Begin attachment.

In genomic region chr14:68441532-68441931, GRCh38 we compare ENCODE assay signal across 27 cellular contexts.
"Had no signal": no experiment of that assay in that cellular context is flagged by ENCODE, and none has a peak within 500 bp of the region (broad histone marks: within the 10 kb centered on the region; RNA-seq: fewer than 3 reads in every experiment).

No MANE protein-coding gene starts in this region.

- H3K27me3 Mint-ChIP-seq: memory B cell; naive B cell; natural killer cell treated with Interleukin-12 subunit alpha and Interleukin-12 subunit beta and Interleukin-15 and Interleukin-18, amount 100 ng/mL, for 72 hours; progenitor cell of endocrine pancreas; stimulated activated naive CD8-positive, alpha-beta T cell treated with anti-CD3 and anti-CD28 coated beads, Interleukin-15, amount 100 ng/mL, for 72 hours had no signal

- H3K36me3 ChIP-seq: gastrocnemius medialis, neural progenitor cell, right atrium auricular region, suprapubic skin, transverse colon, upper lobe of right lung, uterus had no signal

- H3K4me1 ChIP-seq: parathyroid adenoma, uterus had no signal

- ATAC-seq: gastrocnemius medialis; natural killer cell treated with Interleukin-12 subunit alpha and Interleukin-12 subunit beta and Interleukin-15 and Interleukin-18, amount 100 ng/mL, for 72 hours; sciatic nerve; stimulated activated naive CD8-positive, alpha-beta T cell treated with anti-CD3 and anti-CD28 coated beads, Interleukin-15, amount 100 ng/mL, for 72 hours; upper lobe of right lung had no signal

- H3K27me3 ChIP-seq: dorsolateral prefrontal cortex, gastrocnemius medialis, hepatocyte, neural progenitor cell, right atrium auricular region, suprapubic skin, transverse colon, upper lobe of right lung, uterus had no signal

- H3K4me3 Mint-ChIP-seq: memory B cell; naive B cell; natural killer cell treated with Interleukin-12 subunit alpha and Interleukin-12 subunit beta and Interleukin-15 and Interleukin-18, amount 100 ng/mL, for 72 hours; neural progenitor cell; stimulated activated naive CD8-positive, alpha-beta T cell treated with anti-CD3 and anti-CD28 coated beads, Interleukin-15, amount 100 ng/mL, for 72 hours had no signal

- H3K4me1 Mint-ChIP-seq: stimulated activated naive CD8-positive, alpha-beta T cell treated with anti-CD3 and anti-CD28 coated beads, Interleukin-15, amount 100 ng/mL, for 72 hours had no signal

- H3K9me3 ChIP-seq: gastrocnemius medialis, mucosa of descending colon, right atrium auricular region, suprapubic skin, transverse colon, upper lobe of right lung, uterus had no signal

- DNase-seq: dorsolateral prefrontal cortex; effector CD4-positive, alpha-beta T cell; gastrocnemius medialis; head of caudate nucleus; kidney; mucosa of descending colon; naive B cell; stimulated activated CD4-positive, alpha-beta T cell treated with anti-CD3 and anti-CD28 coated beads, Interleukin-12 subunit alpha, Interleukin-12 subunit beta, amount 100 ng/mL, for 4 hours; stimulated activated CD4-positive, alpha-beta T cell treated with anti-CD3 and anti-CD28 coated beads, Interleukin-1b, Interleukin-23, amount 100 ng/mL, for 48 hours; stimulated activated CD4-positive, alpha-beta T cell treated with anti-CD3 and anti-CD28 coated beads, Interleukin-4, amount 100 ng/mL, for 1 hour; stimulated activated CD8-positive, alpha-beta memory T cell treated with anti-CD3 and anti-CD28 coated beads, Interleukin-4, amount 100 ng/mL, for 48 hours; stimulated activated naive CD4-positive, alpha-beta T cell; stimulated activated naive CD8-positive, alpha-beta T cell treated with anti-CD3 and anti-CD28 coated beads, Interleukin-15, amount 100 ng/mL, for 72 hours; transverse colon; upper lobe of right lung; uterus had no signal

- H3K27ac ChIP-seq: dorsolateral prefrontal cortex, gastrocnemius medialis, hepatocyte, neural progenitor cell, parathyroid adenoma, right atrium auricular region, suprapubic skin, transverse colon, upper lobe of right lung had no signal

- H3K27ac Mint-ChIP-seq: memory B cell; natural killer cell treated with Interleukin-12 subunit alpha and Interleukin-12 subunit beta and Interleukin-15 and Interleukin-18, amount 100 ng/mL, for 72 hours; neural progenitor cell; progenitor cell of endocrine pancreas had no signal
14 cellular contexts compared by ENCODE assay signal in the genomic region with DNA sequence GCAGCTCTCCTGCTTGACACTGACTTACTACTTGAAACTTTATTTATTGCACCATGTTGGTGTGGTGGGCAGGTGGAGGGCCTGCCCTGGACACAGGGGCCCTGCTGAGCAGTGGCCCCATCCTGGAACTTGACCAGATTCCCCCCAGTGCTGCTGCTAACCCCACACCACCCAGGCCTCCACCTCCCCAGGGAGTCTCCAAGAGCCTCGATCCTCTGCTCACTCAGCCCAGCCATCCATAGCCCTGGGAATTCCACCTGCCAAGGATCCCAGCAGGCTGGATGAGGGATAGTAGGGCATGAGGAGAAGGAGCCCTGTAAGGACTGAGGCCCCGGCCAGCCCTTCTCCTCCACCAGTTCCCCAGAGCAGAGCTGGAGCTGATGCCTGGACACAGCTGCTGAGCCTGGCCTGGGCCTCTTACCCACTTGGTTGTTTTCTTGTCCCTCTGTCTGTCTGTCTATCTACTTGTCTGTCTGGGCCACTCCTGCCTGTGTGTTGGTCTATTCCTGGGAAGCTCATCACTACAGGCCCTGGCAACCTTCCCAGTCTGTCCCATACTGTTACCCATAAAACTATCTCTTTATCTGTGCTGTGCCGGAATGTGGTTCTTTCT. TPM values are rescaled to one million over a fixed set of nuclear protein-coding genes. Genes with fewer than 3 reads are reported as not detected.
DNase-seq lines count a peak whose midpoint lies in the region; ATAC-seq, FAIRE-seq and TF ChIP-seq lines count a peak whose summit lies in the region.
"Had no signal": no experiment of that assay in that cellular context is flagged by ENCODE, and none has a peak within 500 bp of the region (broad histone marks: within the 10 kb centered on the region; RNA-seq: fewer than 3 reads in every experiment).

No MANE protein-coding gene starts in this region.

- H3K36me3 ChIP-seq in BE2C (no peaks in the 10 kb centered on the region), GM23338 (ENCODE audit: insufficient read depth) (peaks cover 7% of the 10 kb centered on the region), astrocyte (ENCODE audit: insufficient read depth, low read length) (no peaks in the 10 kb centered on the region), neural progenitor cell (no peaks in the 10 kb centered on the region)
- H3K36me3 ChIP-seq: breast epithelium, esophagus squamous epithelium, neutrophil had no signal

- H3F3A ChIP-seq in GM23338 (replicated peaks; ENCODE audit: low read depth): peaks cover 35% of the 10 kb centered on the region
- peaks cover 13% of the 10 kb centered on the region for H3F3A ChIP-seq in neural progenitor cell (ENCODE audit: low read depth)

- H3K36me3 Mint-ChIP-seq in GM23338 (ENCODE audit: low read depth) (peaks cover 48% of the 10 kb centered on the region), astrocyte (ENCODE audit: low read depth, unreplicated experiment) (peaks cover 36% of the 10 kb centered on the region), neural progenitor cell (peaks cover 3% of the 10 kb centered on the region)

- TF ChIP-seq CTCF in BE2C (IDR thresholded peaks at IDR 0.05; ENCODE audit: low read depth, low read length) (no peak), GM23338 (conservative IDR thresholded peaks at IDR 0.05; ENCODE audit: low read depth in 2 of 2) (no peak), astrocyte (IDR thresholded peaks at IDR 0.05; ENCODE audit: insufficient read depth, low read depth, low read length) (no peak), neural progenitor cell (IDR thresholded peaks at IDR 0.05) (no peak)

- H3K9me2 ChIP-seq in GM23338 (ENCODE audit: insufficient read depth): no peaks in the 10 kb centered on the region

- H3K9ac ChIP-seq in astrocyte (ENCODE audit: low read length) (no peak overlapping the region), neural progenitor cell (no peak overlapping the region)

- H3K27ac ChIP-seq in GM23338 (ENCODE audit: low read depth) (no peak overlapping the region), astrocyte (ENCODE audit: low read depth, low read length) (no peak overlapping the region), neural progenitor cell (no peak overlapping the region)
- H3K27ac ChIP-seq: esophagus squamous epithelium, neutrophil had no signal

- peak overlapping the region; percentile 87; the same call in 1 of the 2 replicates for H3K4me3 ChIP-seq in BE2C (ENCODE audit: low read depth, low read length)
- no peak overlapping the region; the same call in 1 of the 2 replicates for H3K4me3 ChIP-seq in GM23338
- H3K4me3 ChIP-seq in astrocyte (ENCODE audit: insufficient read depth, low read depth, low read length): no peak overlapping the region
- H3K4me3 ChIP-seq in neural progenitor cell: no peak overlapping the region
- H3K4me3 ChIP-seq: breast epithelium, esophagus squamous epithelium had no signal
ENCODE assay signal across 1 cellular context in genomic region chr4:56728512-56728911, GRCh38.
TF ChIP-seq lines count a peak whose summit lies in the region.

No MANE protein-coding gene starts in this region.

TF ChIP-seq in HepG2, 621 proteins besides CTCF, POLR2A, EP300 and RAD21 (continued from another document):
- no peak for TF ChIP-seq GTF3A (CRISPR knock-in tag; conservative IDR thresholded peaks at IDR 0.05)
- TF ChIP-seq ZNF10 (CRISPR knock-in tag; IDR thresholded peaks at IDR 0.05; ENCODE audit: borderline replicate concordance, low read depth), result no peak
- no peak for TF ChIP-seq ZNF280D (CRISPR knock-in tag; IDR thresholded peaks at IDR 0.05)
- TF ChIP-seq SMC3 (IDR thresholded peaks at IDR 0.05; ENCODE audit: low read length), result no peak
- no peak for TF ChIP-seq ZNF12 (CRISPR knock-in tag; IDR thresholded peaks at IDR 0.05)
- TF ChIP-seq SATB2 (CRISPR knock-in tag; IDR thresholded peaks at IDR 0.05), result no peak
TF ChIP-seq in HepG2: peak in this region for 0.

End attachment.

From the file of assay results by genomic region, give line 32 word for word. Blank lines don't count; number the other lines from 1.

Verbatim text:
- H3K4me3 ChIP-seq in neural progenitor cell: no peak overlapping the region